The GDC and the proposed section 60 order was debated over in the House of Lords yesterday (18 January).
The Parliamentary Under-Secretary of State, Lord Prior of Brampton, proposed new regulation that would allow the General Dental Council (GDC) to introduce case examiners, which it claims could increase the flexibility of fitness to practise procedures and reduce the GDC’s costs.
In an interview with Dentistry.co.uk, Evlynne Gilvarry recently admitted that if the dental regulator could reduce the costs and introduce case examiners, the GDC would be able to reduce the annual retention fee (ARF) charged to dental professionals.
‘The real question before us is whether the General Dental Council is a fit and proper organisation, capable of implementing the changes,’ Lord Hunt of Kings Heath said, whilst debating legislation change (www.publications.parliament.uk, 2016).
‘The BDA briefing that I have received states that while the GDC is, “Britain’s most expensive healthcare regulator”, it, “is also the least efficient, most troubled and enjoys little confidence among”, either dentists or the Professional Standards Authority.’
Discussing the whistleblowing report that was released recently, Lord Hunt said: ‘The PSA came to a number of conclusions and found several areas of improvement for the GDC.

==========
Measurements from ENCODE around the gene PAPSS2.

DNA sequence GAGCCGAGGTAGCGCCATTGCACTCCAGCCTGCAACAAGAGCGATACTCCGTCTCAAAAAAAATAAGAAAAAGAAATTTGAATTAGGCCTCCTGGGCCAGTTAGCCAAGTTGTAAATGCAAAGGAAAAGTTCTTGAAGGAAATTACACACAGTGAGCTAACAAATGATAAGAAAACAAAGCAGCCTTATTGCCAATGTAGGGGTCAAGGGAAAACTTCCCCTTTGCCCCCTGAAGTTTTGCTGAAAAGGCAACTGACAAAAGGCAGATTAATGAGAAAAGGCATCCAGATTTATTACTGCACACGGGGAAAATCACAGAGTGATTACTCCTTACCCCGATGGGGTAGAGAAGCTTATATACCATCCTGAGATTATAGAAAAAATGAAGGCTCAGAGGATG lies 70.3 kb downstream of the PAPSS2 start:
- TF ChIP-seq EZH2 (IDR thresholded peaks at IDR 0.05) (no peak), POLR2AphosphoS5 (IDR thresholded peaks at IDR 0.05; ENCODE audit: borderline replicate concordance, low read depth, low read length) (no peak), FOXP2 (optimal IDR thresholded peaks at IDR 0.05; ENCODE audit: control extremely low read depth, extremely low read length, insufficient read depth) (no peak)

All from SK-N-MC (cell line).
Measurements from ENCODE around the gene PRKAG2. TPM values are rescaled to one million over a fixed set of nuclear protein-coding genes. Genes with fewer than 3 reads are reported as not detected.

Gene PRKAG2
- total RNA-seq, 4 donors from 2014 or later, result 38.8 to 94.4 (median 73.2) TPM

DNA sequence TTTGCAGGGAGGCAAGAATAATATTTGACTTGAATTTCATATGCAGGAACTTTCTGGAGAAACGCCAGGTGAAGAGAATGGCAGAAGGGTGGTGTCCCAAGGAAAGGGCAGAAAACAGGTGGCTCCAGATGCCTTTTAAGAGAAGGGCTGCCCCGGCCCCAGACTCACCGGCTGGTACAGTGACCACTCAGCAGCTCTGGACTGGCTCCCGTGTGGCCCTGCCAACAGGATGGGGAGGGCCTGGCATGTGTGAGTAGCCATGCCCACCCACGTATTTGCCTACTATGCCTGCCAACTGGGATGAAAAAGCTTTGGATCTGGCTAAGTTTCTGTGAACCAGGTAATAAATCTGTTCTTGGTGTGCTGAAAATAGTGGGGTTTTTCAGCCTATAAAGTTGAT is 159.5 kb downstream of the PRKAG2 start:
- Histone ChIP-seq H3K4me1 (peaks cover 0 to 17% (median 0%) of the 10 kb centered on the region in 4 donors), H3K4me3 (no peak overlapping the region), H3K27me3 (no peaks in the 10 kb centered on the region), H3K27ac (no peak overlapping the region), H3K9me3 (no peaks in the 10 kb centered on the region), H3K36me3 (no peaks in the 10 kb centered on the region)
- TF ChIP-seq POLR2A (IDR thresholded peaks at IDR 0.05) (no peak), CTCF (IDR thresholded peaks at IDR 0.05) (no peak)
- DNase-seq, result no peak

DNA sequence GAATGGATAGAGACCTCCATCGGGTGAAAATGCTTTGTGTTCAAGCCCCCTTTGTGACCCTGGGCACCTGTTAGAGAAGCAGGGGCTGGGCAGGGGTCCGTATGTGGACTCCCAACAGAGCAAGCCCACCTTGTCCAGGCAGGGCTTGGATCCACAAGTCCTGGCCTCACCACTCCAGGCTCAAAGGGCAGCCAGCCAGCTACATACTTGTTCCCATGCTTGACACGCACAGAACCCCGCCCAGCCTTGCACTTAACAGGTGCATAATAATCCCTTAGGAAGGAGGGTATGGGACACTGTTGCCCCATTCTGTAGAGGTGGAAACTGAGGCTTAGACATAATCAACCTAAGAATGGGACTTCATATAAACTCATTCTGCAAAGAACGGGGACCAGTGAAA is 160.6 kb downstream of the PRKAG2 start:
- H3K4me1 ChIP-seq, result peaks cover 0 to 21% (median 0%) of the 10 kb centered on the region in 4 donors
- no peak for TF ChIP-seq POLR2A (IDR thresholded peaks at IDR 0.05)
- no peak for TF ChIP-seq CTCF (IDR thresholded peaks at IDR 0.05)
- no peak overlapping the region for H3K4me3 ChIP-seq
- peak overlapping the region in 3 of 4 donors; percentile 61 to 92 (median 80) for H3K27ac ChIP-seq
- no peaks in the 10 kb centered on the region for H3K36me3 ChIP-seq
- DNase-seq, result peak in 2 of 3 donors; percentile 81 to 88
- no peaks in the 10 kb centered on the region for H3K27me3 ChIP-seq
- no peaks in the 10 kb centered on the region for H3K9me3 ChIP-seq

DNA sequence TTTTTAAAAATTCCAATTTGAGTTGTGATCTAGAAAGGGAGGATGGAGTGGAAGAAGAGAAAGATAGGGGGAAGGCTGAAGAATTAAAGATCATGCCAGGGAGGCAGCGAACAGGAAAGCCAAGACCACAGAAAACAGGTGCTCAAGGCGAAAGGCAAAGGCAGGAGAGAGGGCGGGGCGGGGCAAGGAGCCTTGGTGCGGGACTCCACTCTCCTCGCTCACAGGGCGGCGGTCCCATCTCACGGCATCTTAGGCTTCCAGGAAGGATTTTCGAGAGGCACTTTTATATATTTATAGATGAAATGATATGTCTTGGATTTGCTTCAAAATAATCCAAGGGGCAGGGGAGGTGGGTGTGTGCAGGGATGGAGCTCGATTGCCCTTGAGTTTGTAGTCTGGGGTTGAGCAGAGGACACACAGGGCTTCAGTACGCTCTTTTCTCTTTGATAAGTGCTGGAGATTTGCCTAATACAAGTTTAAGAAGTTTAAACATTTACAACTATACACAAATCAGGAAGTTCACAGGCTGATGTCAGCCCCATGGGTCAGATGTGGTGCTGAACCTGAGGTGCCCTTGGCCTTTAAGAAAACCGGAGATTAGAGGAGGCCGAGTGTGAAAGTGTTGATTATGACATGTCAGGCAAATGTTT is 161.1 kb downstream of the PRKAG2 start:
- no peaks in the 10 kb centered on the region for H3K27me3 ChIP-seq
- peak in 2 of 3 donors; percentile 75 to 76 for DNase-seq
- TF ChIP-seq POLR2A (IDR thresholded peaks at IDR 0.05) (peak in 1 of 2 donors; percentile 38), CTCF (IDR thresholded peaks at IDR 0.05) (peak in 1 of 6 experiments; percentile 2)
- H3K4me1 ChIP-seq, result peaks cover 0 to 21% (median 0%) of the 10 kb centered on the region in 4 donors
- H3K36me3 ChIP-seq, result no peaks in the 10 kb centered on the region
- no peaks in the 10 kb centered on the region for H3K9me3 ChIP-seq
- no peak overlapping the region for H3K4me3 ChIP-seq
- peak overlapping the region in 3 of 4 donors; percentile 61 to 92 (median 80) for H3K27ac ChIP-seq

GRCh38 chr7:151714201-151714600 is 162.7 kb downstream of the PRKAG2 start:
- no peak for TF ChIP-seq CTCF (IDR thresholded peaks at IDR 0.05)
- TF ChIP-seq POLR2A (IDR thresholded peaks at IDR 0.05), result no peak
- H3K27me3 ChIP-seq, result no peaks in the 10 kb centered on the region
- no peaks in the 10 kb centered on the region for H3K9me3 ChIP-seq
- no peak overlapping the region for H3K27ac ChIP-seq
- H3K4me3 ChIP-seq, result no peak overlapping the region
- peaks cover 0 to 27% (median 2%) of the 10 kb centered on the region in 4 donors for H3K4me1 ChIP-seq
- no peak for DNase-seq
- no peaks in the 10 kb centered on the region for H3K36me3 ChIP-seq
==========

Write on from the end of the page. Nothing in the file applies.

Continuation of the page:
‘I will come to the main recommendation but I read this report with considerable disquiet.
‘I do not think I have ever seen a report relating to a statutory regulator quite like it.
‘It was published only a few weeks ago, before Christmas.’
Lord Hunt continued to read the PSA’s report about the GDC before concluding: ‘ I now understand the concerns that the profession has about the GDC.
‘I had not realised until I went through this information just why there was so much angst within the profession.
‘It is absolutely justified.
‘I would be doubtful of putting any order through in relation to the GDC unless we were absolutely certain that it is able to carry out its job properly.’
Continuing with the debate, Lord Prior of Brampton explained that Ben Gummer MP is the minister ‘responsible for the GDC’.
He explained that the concerns raised in the House of Lords will be brought to the attention of Ben Gummer who will be meeting with the dental regulator and is well aware of the unrest amongst the profession.
Responding to yesterday’s debate in the House of Lords about the new section 60 legislation, a spokesperson for the GDC, said: ‘We welcome discussion of the GDC’s fitness to practise process as a way of receiving constructive input into how we improve our work.
‘These much needed changes to legislation will allow us to streamline the process of investigating complaints about dental professionals.
‘This benefits both patients and the dental profession as we are able to make decisions – and as necessary, take action – much more quickly, helping individuals in the process to meet the required standards for the benefit of patients.
‘We look forward to working with the Government, the profession and patients to ensure we make the best use of our new powers when they come into force later this year.
‘We will be consulting on our plans from 1 February 2016.’
www.publications.parliament.uk/pa/ld201516/ldhansrd/text/160118-gc0001.htm#1601183000188 2016 (accessed 19/01/16)